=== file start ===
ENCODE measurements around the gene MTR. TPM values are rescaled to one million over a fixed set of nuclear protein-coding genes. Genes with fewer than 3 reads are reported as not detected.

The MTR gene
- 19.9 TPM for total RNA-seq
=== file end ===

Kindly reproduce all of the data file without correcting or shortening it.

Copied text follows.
ENCODE measurements around the gene MTR. TPM values are rescaled to one million over a fixed set of nuclear protein-coding genes. Genes with fewer than 3 reads are reported as not detected.

The MTR gene
- 19.9 TPM for total RNA-seq